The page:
The early blockbuster games date back to before the creation of the College Football Playoff, when the Peach Bowl felt it had been left out of the mix to determine a national champion. Stokan was intent on keeping the bowl game on the map, so to speak. “I said, ‘Let’s flip the season and create a bowl-type atmosphere to celebrate the kickoff of college football.’ Our vision was, along with that, to move the College Football Hall of Fame here and have the enshrinement ceremony with the Hall of Famers like the NFL does in Canton,” said Stokan.
The Ratings Game
As Atlanta readies for its first semifinal hosting duties this year, executives at the College Football Playoff have been laying the groundwork for all games to be a success with television viewers, something that turned out to be a significant problem last season. The 2015 semifinals were played on a weekday New Year’s Eve, a factor that ultimately proved unpopular with viewers; roughly 13 million fewer tuned in for the first matchup between Clemson and Oklahoma at the Orange Bowl than had watched the inaugural early semifinal the year before. In the evening hours, it wasn’t much better with the Cotton Bowl semifinal between Alabama and Michigan State, when about 10 million fewer people watched than the year before. Overall, ratings were down about 36 percent for the two games than the year prior.
This year, the semifinals will be held on New Year’s Eve again, but with a distinction—it falls on a Saturday rather than a Thursday. While the CFP initially hoped to make the semifinals an annual New Year’s Eve tradition, it adjusted its thinking following last year’s sinking ratings numbers to avoid all future New Year’s Eves that fall on a weekday (unless that day is a designated federal holiday). “We tried to do something special on New Year’s Eve, but we learned that more people would be able to experience the games on a different day,” said CFP Executive Director Bill Hancock. “More specifically, we learned that we can do better than playing on a weekday New Year’s Eve.”
Ratings for the championship game, however, were also down: An estimated 25.7 million viewers watched the ESPN broadcast, which was 23 percent fewer than the previous year. However, streaming numbers for the finals trended upward. The CFP title game produced the best result ever for ESPN’s streaming service, WatchESPN, excluding the 2014 FIFA World Cup. Compared to the CFP’s inaugural title game, WatchESPN pulled in an increase of 23 percent in average-minute impressions, 38 percent in unique viewers and 32 percent in total minutes.
The Tampa Bay Way
Officials in Tampa are hoping the ratings turn in their favor this season. For nearly five years, Tampa Bay organizers had a vision of how they would put their own stamp on a possible CFP championship game—even before they were awarded the opportunity to host.
Like the state’s orange groves, their ideas bear fruit. The Tampa Bay delegation picked up good pointers from attending each of the first two championships in Arlington, Texas, and Glendale, Arizona, but have come up with their own unique ways to feature the best of what they offer in the lead-up to the game on January 9, a Monday.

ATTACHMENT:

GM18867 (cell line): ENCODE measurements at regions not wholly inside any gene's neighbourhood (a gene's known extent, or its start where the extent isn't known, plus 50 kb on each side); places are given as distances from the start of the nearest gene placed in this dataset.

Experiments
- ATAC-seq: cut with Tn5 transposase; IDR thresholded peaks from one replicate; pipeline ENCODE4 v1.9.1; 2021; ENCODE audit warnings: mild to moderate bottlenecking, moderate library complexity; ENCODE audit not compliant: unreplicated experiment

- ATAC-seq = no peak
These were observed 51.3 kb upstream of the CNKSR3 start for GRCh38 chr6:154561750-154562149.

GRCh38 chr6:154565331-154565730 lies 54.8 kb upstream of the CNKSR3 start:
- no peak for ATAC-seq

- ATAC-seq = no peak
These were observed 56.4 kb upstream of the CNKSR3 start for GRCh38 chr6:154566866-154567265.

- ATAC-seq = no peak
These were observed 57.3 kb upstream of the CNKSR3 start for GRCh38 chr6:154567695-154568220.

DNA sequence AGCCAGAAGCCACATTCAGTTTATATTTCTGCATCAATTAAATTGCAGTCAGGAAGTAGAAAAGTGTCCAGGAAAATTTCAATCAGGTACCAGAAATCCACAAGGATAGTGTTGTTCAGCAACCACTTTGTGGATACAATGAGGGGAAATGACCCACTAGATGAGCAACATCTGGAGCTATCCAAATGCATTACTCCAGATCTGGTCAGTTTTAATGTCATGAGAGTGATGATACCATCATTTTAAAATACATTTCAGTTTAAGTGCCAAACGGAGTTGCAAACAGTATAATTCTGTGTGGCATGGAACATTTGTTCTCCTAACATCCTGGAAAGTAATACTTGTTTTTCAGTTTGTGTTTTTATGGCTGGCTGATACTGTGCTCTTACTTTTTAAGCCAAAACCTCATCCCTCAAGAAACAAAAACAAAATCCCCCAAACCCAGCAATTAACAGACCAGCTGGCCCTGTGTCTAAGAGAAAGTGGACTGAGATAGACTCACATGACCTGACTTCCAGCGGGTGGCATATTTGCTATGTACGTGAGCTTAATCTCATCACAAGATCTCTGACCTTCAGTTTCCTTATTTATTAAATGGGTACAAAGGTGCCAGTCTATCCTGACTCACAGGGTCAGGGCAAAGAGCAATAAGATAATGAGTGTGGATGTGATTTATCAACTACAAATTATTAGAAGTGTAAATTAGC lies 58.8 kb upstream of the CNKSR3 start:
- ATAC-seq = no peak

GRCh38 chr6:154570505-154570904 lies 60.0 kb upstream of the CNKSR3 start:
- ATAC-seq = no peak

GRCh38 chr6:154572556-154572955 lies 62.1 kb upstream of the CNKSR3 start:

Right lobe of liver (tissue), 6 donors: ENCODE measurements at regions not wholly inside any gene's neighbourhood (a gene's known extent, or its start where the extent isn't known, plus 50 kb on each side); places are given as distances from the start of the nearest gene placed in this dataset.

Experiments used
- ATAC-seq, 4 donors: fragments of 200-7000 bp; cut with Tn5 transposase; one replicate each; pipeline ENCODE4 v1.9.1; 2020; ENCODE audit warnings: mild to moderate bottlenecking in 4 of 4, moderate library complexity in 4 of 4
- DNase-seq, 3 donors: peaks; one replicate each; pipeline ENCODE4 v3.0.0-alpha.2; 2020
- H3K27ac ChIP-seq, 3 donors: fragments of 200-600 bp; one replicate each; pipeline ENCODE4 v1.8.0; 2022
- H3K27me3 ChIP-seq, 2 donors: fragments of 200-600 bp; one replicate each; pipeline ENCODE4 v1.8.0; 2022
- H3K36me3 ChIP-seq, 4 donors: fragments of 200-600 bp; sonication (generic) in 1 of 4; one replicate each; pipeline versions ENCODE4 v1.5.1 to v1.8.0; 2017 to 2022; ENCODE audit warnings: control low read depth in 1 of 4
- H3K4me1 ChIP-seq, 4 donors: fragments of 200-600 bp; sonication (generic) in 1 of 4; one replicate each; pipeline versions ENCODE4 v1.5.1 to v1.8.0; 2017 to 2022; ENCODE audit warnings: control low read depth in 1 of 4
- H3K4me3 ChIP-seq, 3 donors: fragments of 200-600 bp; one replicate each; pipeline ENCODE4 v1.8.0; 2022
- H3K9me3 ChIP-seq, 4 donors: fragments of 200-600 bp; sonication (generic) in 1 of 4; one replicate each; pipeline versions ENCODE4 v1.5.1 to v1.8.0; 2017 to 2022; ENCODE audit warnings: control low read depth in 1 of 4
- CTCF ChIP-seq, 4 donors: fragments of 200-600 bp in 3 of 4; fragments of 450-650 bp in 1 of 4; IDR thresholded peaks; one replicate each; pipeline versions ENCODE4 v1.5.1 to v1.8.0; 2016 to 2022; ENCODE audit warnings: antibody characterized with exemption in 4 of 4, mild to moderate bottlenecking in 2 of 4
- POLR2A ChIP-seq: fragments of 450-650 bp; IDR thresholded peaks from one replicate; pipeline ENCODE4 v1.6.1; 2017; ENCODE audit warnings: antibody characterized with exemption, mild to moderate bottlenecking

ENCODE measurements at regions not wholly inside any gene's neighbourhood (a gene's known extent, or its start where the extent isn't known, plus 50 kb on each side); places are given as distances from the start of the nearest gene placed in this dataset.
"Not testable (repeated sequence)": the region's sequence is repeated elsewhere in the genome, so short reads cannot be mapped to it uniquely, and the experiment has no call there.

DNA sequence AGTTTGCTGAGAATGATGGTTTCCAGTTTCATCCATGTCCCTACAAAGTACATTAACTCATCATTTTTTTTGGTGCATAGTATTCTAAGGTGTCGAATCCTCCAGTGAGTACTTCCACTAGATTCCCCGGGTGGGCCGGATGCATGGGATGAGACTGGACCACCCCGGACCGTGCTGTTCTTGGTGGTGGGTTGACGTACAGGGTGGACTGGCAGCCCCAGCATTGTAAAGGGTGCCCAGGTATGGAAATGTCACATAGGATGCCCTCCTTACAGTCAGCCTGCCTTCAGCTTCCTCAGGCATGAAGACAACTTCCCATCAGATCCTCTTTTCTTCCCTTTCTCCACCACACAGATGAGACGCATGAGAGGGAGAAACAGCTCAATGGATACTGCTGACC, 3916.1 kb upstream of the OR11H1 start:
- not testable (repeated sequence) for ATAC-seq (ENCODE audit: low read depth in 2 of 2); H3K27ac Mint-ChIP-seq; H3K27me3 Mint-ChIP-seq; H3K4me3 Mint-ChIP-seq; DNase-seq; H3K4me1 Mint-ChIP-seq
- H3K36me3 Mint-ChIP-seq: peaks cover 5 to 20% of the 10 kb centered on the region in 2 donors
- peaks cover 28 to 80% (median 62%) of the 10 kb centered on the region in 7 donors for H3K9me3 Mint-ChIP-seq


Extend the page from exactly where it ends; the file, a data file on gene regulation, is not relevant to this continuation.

“The College Football Playoff has done an outstanding job of creating some amazing events that lead into the national championship game itself,” said the Tampa Bay Sports Commission’s Higgins. “We really wanted to work to provide a great backdrop for those events and provide a great championship campus that’s walkable, enjoyable and along the water in downtown Tampa.”
So the Tampa Bay organizing committee came up with the idea of the Championship Beach Bash, a free event the Sunday before the championship game at Pier 60 Park in Clearwater Beach. Plans include live music, games, pep rallies, bands and cheerleaders.
Plus, only in a city that’s not land-locked can something like the Championship Yacht Village be offered. Boat-owning football fans can drop anchor on the Hillsborough River at the Tampa Convention Center if they reserve their space in advance. The purchase, of course, will include tickets to the championship game along with access to some of the VIP parties.
All of that leaves the CFP’s Hancock glowing over Tampa Bay’s preparations. “When we look for sites, we look for places that have first-class infrastructure—being hotels, airport, stadiums, venues that fans can enjoy outside the stadium—then we look for a welcoming, warm spirit among the people in the city, which we tend to judge by looking at the organizing committee members and getting a handle on how important the event is from the civic leaders,” said Hancock. “Tampa graded high in all of those.”
Down the Road
Atlanta is already working toward the title game in 2018. Beyond that, the 2019 game will be staged in Santa Clara, California, while New Orleans will host in 2020. “I’m very pleased to say and point out that the first six championship games will be in a different state,” said Hancock. “We think that’s pretty cool.”
Still more possibilities exist down the road. Detroit and Minneapolis were among the cities whose bids were rejected during the most recent bidding cycle that concluded earlier this year, and Hancock has been on record to say that the championship should be moved around and exposed to fans in different parts of the country.
For the next several years, though, the title game will be primarily in a region that’s crazy about college football, starting with Tampa this year. “College football is loved by so many across the entire country,” Higgins said, “but when you specifically look at the Southeast, and the passion and affinity for college football in this region of the country, it’s truly incredible.”